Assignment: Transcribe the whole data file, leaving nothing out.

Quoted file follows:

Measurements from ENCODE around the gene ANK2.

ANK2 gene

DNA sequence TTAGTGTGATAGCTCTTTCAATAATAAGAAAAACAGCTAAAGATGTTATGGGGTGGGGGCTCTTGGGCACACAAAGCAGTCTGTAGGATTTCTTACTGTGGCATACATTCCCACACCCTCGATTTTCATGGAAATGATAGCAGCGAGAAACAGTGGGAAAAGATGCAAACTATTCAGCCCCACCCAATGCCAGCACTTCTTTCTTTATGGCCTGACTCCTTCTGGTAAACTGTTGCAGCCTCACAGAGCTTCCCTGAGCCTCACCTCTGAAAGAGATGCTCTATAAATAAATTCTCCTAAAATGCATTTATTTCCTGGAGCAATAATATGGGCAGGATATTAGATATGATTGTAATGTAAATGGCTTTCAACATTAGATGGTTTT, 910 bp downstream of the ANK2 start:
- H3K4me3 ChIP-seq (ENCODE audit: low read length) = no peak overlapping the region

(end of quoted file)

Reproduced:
Measurements from ENCODE around the gene ANK2.

ANK2 gene

DNA sequence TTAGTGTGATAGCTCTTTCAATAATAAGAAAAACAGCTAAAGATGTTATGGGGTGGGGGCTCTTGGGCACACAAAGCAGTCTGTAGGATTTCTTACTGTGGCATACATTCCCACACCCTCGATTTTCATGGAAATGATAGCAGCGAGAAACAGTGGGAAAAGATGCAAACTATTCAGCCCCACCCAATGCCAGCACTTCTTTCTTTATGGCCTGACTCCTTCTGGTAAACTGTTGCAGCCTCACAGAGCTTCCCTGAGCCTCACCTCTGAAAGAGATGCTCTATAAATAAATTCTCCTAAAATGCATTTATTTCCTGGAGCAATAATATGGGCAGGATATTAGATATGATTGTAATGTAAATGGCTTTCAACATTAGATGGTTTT, 910 bp downstream of the ANK2 start:
- H3K4me3 ChIP-seq (ENCODE audit: low read length) = no peak overlapping the region